John J. Dean, Stephen P. Swem, Pittsburgh, for appellant.
John J. Hickton, Dist. Atty., Robert L. Eberhardt, Asst. Dist. Atty., John M. Tighe, First Asst. Dist. Atty., Pittsburgh, for appellee.
Jones, C. J., and Eagen, O'Brien, Roberts, Pomeroy, Nix and Manderino, JJ.
On October 11, 1939, appellant William Walker, entered a plea of guilty generally to murder in the shooting death of a Pittsburgh policeman on June 27, 1939. Appellant was represented by court-appointed counsel at the time. After a hearing to determine the degree of guilt, an adjudication of murder in the first degree was made and a life sentence imposed. Walker did not file posttrial motions and no appeal was taken. On September 15, 1960, appellant was paroled and released from custody. On November 26, 1973, appellant filed a Post Conviction Hearing Act petition and counsel was thereafter
appointed to assist in his collateral attack. On December 10, 1973, the Commonwealth responded with a motion to dismiss the petition. The petition was subsequently dismissed without a hearing, and this appeal followed.
It is well established that any person desiring relief under the Post Conviction Hearing Act of January 25, 1966, P.L. (1965) 1580, § 1, 19 P.S. § 1180-1 et seq., must file a petition stating the grounds for the requested relief and all allegations of fact in support of the alleged errors (19 P.S. § 1180-9). Accordingly, Walker raised five general grounds supporting his right to a PCHA hearing but failed to include specific facts in support of his conclusions.*fn1 To compound the problem, a review of Walker's 1939 trial record adds no factual basis for his alleged errors.*fn2 In light of the dearth of "factual" support, the trial judge determined that, even assuming the truth of appellant's allegations, he was not entitled to relief. We disagree.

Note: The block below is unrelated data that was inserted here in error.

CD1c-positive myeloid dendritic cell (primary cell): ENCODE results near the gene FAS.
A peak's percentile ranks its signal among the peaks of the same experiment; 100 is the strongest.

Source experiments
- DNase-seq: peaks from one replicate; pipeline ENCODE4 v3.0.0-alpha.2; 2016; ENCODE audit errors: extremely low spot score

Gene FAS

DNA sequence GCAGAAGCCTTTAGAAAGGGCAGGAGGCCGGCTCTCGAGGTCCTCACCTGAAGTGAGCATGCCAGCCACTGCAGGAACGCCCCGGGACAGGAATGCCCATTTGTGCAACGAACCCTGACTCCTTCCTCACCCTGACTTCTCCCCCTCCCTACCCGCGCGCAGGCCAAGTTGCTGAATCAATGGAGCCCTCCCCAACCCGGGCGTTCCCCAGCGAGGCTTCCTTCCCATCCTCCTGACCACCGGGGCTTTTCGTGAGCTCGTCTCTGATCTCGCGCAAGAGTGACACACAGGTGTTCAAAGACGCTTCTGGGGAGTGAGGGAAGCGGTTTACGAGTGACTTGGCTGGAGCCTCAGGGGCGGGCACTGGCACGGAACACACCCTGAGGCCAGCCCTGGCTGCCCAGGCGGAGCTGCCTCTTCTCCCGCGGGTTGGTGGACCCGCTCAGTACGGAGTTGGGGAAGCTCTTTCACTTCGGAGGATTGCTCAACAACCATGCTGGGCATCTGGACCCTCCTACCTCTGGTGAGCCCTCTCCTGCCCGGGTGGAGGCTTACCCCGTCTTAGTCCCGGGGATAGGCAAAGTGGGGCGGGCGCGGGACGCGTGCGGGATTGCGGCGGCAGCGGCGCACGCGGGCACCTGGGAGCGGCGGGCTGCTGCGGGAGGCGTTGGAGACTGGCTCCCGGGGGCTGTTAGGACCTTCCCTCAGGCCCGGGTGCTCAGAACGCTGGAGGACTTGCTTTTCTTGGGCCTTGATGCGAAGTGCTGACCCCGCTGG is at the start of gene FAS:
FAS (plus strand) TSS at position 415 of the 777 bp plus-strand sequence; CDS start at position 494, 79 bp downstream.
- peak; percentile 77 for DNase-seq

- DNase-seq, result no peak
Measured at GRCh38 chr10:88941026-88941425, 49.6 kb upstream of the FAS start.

Where the record adds no factual support, a petitioner who alleges general claims of "induced guilty plea" and "abridgement of constitutional rights," without more, is not entitled to an evidentiary hearing. See Commonwealth v. Snyder, 427 Pa. 83, 102, 233 A.2d 530, 540 (1967); Commonwealth v. Maroney, 423 Pa. 369, 223 A.2d 706 (1966); Commonwealth ex rel. West v. Myers, 423 Pa. 1, 222 A.2d 918 (1966); Commonwealth ex rel. Ackerman v. Russell, 209 Pa. Super. 467, 228 A.2d 208 (1967).*fn3 Further, where a petitioner's other assertions
only relate to nonretroactive rights non-existent at the time of conviction, he need not be heard.*fn4 However, where petitioner, as here, alleges that he was not advised of his right to a counseled direct appeal as required by Douglas v. California, 372 U.S. 353, 83 S.Ct. 814, 9 L.Ed.2d 811 (1963),*fn5 and where neither the record nor the Commonwealth disproves such assertion, an evidentiary hearing is warranted.*fn6 Commonwealth v. Taylor, 439 Pa. 321, 266 A.2d 676 (1970); Commonwealth v. Zaffina, 432 Pa. 435, 248 A.2d 5 (1968). See also Commonwealth v. Musser, 437 Pa. 131, 262 A.2d 678 (1970); Commonwealth v. Davis, 433 Pa. 267, 249 A.2d 766 (1969); and Commonwealth v. Wilson, 430 Pa. 1, 241 A.2d 760 (1968).
The Commonwealth contends that since Walker's conviction resulted from a guilty plea, if he was in fact denied his right to a counseled direct appeal it was not prejudicial error. This claim is incorrect. We have held that where an accused pleads guilty an ...